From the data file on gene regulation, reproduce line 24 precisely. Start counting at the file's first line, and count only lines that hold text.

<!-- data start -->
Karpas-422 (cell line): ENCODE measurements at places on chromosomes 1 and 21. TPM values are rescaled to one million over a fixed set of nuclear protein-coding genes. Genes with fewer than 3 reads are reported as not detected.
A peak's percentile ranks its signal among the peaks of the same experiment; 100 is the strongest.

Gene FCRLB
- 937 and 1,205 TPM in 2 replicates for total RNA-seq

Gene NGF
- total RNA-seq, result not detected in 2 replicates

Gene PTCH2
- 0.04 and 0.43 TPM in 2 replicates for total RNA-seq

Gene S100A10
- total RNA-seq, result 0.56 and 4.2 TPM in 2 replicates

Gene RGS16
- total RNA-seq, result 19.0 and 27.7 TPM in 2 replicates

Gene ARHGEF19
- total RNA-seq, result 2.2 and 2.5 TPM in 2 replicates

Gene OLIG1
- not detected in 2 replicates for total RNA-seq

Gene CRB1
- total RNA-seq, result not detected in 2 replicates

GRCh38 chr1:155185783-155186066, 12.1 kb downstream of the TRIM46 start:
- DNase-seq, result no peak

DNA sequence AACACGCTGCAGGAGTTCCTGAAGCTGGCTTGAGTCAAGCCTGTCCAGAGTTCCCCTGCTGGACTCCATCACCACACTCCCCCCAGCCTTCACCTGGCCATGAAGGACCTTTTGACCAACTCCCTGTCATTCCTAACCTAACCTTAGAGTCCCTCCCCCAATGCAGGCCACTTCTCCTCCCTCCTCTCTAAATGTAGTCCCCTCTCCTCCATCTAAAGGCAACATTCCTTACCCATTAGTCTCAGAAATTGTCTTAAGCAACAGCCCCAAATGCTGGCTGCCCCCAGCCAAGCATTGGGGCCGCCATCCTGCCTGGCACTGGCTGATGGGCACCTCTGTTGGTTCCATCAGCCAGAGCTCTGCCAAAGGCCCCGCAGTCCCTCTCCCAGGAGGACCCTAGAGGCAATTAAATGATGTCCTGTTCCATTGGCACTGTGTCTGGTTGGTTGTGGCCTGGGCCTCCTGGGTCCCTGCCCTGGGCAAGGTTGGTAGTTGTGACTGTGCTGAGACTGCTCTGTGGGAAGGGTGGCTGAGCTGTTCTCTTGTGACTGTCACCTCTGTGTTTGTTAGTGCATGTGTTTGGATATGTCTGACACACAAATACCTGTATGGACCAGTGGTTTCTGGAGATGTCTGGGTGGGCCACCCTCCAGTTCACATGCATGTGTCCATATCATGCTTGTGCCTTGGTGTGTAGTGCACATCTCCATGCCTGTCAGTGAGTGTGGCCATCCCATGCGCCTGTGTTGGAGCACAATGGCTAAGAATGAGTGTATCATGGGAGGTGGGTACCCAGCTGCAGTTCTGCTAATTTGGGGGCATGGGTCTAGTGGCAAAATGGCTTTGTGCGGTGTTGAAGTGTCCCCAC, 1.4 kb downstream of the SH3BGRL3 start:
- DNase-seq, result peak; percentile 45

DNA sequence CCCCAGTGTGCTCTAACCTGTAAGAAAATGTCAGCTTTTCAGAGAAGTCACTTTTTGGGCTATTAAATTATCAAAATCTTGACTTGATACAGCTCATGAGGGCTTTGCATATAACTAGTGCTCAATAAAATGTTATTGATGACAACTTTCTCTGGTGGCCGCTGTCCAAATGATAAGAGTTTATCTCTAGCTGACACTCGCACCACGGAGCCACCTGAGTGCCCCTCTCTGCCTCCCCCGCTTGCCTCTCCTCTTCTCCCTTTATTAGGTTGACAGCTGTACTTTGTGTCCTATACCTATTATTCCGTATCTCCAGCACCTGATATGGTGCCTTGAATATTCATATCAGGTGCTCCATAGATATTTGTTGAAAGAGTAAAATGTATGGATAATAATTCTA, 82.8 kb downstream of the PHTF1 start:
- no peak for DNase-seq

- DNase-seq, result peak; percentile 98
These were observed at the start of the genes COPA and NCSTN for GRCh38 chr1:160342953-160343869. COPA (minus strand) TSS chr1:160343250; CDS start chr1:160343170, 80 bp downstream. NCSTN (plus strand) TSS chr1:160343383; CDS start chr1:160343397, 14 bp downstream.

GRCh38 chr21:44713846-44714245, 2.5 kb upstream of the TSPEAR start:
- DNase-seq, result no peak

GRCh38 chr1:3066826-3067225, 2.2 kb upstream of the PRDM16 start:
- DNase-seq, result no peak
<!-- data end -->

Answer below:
- no peak for DNase-seq